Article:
January 11, 2001
7 Days In Arts
Fans of contemporary Jewish music, you have two chances this weekend to see Debbie Friedman. Last week's Journal cover subject as Jewish music's "Queen of Soul," Friedman has created many folksy, soulful compositions sung in synagogues and camps across the country. Her performance tonight at the Wadsworth Theater benefits Congregation Mishkon Tephilo, B'nai Tikvah Congregation and Kehillat Ma'arav. $25-$100 ($4.75 service charge per ticket ordered through Telecharge; no service fee at the door). 8 p.m. Wadsworth Theater, Brentwood. For tickets, call (800) 233-3123. Also Sun., Jan. 14, at Pasadena Jewish Temple and Center, 1434 N. Altadena Dr., Pasadena. $25-$118. For more information, call (626) 798-1161.
The dark comedy "Wendell & Ben" follows the title characters, one a non-Jewish engineer with a gun collection, the other his son-in-law-to-be, a Jewish writer. The mismatched pair are forced to get along for the sake of their daughter and prospective wife, respectively, and the audience discovers more in common between them than they would like to admit. This is the second in the University of Judaism's series of five staged play readings. $15. 2 p.m. Gindi Auditorium, 15600 Mulholland Dr., Bel Air. For tickets or more information, call (310) 476-9777 ext. 203.
Also today, for something sweet and sentimental, the Central Library presents "Music Out of Nowhere." Set in 1930s Los Angeles, the musical tells an old-fashioned love story. Stars Ken Weiner and Marilyn Kelliher, with book by Jacob Goldberg and music and lyrics by Bruce Lloyd Kates. 2 p.m. Central Library, downtown. Also Jan. 21 and 28. For reservations, call (213) 228-7241.
The inaugural arts festival produced by the Los Angeles Media and Education Center (LAMEC) is shaping up to be a veritable circus of theater, opera, pop music, film and comedy. For one ring of this circus, LAMEC founder and Emmy Award-winning documentarian Robert Guenette has put together a Monday-night series of short documentaries. Tonight's installment includes "Three Miracles," the story of 107-year-old Rose Friedman, the last survivor of the 1911 Triangle Shirtwaist Factory fire. 8 p.m. The New Ivar Theatre, 1605 N. Ivar Ave., Hollywood. For reservations or more information, call (310) 785-9312.
Some of the finest Israeli art is continually on view at Michael Hittleman Gallery of Fine Israeli Art. With a collection of artists ranging from Marc Chagall and Yaacov Agam to folk artist Shalom of Safed, the Hittleman Gallery presents artwork from throughout Israel's history. Mon.-Fri. 11 a.m.-5 p.m., Sun. 1 p.m.-5 p.m. 8797 Beverly Blvd., Los Angeles. For more information, call (323) 655-5364.
Hanoch Rosen gives pantomime a new name. The widely acknowledged successor to Marcel Marceau will as likely bring to mind Buster Keaton or a slick MTV video with his satiric comedy and multimedia special effects. Rosenn grew up in Jerusalem and had a popular children's television show in Israel before taking his pantomime around the world, from a successful off-Broadway show to performances in Europe and China. He's in West Hills tonight, so be careful - Rosen has a habit of literally roping "volunteers" on stage with him. $10-$15. 6 p.m. Shomrei Torah Synagogue, 7353 Valley Circle Blvd., West Hills. For tickets or more information, call (818) 346-0811.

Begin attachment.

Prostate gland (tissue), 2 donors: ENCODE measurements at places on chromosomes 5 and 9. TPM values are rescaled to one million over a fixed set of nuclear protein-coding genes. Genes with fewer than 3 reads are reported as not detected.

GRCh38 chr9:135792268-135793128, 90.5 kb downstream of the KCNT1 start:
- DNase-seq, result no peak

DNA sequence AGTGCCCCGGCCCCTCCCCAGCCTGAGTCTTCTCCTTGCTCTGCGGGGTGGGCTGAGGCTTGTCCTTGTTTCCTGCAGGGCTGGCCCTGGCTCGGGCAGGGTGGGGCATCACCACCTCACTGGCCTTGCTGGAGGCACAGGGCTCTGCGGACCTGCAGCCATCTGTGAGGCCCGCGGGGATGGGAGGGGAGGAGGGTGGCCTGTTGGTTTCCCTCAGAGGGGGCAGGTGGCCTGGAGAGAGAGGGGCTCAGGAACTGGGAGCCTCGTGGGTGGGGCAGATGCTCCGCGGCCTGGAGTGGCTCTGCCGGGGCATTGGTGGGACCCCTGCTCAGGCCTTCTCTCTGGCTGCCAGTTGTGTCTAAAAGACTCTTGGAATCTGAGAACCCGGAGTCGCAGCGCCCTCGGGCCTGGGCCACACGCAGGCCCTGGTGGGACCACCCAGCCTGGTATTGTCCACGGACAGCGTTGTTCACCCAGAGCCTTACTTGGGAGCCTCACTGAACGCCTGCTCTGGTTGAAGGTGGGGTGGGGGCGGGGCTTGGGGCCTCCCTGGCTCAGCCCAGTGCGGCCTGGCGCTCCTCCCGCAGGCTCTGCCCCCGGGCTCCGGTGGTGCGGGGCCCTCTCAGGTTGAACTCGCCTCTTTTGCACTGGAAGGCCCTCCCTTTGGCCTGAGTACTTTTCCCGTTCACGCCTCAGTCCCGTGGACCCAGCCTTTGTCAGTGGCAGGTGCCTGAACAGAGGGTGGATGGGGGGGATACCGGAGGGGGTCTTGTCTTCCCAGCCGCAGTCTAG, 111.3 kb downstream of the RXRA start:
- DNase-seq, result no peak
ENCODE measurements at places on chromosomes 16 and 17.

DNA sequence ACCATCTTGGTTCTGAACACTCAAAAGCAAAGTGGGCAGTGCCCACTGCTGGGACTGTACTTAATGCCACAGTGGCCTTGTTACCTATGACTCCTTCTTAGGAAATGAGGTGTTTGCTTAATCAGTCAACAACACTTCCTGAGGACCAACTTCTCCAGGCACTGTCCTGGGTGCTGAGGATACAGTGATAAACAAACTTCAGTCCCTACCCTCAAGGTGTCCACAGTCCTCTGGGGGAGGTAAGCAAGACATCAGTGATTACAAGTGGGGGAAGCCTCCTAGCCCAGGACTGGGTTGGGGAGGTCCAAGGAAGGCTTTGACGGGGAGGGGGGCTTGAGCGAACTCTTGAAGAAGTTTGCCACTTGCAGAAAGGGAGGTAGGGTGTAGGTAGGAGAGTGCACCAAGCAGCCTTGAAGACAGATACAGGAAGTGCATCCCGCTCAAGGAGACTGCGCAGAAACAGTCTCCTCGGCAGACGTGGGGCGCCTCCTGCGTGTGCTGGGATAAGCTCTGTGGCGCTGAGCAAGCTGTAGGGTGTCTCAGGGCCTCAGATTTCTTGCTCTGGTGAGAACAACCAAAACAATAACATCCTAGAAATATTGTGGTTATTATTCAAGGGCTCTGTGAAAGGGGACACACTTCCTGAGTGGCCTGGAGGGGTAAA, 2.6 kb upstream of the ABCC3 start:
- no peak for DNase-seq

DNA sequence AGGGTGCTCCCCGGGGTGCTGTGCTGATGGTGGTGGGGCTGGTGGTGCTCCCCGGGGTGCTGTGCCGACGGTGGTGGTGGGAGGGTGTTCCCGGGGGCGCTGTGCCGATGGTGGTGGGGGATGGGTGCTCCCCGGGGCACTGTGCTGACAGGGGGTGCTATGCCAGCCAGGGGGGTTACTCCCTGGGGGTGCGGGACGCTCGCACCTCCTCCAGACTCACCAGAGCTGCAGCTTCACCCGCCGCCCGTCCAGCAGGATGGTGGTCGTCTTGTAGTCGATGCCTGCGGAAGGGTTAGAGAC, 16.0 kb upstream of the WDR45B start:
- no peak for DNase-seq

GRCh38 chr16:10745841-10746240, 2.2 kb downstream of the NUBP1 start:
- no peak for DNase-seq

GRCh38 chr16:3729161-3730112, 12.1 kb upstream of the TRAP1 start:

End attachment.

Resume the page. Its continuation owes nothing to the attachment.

The largest and longest-running photographic art exhibition on the West Coast opens tonight with a benefit reception hosted by actor and photographer Dennis Hopper. What's more exciting, the "photo l.a." exhibition, organized by the Stephen Cohen Gallery, includes thousands of images from 75 galleries and art dealers. Artists represented in the show range from big names like Ansel Adams and Diane Arbus to cutting-edge and experimental photography. Benefit preview reception, 6 p.m.-9 p.m. For tickets, call (323) 932-5846. Exposition $12 (one day); $20 (three days). Public hours: Fri. and Sat., noon-8 p.m.; Sun., noon-6 p.m. Through Jan. 21. Santa Monica Civic Auditorium, 1855 Main St., Santa Monica. For more information, call (323) 937-5525.
In a smaller, more personal photography exhibit, Roger Marshutz's photography speaks to its audience - literally. In his exhibit at A Shenere Velt Gallery, Marshutz has mounted his photographs with tape players, each playing back an interview with the subject. Titled "Hidden Conversations," the exhibit gives voice to homeless people and former gang members, people to whom we don't often listen. Opening reception Sun., Jan. 14, 2 p.m.-4 p.m. Gallery hours, Mon.-Fri., 10 a.m.-5 p.m. and by appointment. Through March 2. Workmen's Circle, 1525 S. Robertson Blvd., Los Angeles. For more information, call (310) 552-2007.